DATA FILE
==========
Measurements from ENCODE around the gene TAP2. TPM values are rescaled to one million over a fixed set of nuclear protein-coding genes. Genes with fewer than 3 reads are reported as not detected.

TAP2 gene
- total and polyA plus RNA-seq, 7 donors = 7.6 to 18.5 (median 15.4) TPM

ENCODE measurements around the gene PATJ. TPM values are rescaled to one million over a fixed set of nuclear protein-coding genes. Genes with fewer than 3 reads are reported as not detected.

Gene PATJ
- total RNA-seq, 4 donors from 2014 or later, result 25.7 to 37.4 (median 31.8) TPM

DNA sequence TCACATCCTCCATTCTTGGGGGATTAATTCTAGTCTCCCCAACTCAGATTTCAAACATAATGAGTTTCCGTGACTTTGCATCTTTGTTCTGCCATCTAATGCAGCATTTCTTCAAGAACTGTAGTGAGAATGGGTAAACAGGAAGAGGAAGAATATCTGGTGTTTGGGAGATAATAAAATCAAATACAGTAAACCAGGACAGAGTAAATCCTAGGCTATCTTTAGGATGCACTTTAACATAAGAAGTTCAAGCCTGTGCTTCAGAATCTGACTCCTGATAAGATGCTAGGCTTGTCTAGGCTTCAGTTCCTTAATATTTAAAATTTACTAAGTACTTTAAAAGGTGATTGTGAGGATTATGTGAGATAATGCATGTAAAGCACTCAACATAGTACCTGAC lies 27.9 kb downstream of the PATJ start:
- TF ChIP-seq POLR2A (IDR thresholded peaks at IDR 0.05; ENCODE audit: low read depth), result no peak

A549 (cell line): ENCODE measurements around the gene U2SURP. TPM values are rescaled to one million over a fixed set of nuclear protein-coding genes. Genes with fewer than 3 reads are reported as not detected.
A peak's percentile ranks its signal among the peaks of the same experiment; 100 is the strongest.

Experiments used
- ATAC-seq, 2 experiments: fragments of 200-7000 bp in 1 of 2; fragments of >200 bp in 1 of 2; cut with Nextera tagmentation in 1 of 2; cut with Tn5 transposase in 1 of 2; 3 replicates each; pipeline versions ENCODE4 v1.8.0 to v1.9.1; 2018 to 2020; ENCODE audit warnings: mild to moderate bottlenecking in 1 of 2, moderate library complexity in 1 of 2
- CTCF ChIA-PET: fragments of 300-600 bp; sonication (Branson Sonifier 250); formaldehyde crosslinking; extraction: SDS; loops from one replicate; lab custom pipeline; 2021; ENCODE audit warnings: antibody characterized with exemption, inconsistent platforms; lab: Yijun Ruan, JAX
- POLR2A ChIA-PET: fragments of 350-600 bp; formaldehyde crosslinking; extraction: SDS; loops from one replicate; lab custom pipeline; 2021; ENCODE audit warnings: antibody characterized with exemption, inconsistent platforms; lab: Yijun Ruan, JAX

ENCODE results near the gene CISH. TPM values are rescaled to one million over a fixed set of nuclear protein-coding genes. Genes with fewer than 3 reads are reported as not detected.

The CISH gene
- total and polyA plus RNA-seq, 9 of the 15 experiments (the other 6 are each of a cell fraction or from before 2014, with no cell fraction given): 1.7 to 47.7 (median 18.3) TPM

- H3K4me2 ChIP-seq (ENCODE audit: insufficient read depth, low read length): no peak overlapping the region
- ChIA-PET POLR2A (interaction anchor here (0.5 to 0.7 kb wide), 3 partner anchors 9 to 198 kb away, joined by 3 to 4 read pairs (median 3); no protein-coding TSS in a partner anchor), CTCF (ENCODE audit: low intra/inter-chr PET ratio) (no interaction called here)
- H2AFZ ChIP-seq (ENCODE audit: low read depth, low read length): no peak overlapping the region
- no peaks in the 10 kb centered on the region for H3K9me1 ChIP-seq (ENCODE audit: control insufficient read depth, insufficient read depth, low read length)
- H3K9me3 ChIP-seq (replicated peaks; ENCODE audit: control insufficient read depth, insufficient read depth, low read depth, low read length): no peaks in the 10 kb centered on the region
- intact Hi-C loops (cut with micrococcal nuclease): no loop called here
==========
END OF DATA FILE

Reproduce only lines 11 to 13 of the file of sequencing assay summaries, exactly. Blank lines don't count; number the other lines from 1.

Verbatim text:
Experiments used
- ATAC-seq, 2 experiments: fragments of 200-7000 bp in 1 of 2; fragments of >200 bp in 1 of 2; cut with Nextera tagmentation in 1 of 2; cut with Tn5 transposase in 1 of 2; 3 replicates each; pipeline versions ENCODE4 v1.8.0 to v1.9.1; 2018 to 2020; ENCODE audit warnings: mild to moderate bottlenecking in 1 of 2, moderate library complexity in 1 of 2
- CTCF ChIA-PET: fragments of 300-600 bp; sonication (Branson Sonifier 250); formaldehyde crosslinking; extraction: SDS; loops from one replicate; lab custom pipeline; 2021; ENCODE audit warnings: antibody characterized with exemption, inconsistent platforms; lab: Yijun Ruan, JAX